Performance appraisal of road projects implementation using force Account and Bidding methods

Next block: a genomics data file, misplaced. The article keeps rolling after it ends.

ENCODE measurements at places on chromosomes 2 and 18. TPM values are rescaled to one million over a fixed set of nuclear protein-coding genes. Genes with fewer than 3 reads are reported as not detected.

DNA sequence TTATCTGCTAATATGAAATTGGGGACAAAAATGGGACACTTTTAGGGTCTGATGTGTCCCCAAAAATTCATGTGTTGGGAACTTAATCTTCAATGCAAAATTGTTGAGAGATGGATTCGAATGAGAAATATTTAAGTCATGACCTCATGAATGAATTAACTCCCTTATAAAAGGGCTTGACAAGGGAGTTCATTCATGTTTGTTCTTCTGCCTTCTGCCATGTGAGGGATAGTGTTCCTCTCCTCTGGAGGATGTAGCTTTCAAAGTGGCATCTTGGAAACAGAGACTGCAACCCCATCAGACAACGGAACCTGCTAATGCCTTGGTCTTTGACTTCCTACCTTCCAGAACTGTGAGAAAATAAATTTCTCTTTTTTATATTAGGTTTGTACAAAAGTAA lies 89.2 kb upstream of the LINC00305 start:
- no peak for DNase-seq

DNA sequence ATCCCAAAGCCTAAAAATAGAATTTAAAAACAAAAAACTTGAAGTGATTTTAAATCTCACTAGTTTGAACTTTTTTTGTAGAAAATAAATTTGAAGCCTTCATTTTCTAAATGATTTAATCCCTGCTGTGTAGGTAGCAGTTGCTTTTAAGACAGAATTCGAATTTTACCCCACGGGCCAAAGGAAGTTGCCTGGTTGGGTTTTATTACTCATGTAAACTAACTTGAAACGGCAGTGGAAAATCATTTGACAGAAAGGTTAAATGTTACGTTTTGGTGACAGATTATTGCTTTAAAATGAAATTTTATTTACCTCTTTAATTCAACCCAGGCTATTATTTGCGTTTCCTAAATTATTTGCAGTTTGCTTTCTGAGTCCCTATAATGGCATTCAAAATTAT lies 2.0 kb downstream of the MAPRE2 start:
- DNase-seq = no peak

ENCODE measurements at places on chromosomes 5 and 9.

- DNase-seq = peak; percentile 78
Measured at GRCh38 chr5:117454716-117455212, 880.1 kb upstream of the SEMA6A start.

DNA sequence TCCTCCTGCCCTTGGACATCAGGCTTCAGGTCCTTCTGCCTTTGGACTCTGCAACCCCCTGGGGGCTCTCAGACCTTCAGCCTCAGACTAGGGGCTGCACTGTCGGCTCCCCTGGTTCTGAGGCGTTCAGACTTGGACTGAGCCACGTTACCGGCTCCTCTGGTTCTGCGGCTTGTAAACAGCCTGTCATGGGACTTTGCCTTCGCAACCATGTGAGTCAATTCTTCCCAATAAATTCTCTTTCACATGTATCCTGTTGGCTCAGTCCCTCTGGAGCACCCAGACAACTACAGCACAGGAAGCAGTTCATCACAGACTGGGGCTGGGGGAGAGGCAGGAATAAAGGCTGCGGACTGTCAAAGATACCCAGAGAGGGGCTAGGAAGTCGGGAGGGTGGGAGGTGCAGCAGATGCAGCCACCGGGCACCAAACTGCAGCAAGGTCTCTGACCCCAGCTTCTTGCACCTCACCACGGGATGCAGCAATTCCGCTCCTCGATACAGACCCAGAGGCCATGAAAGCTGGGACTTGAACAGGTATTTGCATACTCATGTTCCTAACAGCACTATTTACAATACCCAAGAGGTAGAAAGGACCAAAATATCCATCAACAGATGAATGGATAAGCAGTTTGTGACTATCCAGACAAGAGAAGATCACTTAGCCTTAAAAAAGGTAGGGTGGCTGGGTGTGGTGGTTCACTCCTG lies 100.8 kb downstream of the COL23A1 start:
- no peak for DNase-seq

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ABSTRACT The principal purpose of maintaining roads is to provide continuous acceptable conditions for undisrupted, safe and economic travel. To achieve this, well planned and timely maintenance interventions need to be undertaken on them to ensure least long-term cost for the agency responsible for their maintenance. Maintenance is done through either direct intervention by Force Account or by use of private sector contractors and consultants. Prior to 2012, district and urban roads maintenance in Uganda was carried out through contracting local small-scale labour-based contractors. The new government policy called Force Account (Direct Labour) for maintenance of District, Urban and Community Access Roads (DUCARs) was introduced and involves use of own equipment and road gangs. It was perceived as a cheaper way of undertaking maintenance work than contracting as it minimizes cost because both staff and equipment are in-house. This study set out to analyse the road project implementation using force account strategy in relation to Bidding of District, Urban and Community Access Roads by examining the level of performance and quality of services delivered by the force account strategy in road maintenance, determining factors that affect its performance in terms of the project duration, cost of the activities and recommending appropriate measures that can be taken to improve its performance and service delivery, using the central region as a case study. The perceptions of the respondents about Force Account were obtained using questionnaires and through interviews to determine its performance, quality, cost, duration of the project activities and the factors affecting its implementation. The study also showed that it is a good method of road project implementation and that increased budget allocation for force account activities would improve its operations. The study revealed a number of factors that affect the implementation of Force Account activities and these include; Poor planning, budgeting and schedule management; Lack of reliable complete sets of road equipment; Inadequate operation funding for road maintenance activities; Inadequate/ inexperienced supervising staff; Poorly motivated unproductive staff; and Procurement process delays. From the research, it was recommended that the Government of Uganda through the Uganda Road Fund should increase on the budget allocations for Force Account activities so as to streamline the financial problems encountered by the implementer and adequately equip all the districts with complete sets of modern equipment. The researcher also recommended that the 2013 Force Account Policy Guidelines should be revised by Ministry of Works and Transport so as to suit and form a good backbone for running Force Account operations.